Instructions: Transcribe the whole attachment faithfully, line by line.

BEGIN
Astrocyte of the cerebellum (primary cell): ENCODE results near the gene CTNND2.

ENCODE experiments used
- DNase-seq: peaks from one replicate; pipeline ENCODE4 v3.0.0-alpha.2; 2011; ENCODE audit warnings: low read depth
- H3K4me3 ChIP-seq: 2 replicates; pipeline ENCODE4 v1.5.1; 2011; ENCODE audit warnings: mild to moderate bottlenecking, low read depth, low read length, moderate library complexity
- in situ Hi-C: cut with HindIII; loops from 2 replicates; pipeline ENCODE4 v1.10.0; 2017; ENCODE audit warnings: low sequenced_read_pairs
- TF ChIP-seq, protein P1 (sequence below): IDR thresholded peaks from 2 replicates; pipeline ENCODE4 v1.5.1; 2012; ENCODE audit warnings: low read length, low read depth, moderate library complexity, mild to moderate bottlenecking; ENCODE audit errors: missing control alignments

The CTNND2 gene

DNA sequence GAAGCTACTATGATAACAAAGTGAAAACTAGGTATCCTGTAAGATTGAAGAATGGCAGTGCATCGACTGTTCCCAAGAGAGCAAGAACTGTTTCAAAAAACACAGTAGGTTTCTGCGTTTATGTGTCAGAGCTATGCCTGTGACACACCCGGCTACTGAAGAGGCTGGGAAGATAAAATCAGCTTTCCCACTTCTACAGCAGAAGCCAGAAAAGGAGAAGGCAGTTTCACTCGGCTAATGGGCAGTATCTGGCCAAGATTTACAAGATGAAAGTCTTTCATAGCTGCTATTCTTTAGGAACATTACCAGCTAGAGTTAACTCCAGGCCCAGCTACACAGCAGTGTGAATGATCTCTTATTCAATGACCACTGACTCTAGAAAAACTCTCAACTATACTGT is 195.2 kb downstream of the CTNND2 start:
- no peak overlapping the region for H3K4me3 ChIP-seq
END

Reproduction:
Astrocyte of the cerebellum (primary cell): ENCODE results near the gene CTNND2.

ENCODE experiments used
- DNase-seq: peaks from one replicate; pipeline ENCODE4 v3.0.0-alpha.2; 2011; ENCODE audit warnings: low read depth
- H3K4me3 ChIP-seq: 2 replicates; pipeline ENCODE4 v1.5.1; 2011; ENCODE audit warnings: mild to moderate bottlenecking, low read depth, low read length, moderate library complexity
- in situ Hi-C: cut with HindIII; loops from 2 replicates; pipeline ENCODE4 v1.10.0; 2017; ENCODE audit warnings: low sequenced_read_pairs
- TF ChIP-seq, protein P1 (sequence below): IDR thresholded peaks from 2 replicates; pipeline ENCODE4 v1.5.1; 2012; ENCODE audit warnings: low read length, low read depth, moderate library complexity, mild to moderate bottlenecking; ENCODE audit errors: missing control alignments

The CTNND2 gene

DNA sequence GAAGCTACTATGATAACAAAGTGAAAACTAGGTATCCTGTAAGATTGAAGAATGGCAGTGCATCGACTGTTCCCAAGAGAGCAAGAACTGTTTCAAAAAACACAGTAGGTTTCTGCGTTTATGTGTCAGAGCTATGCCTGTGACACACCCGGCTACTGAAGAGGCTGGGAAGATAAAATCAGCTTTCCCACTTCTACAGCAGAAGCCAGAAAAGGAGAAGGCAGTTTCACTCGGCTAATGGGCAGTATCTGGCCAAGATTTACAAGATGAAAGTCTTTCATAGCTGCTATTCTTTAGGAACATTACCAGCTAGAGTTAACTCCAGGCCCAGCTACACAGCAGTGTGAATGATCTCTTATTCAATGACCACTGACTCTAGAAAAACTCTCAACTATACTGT is 195.2 kb downstream of the CTNND2 start:
- no peak overlapping the region for H3K4me3 ChIP-seq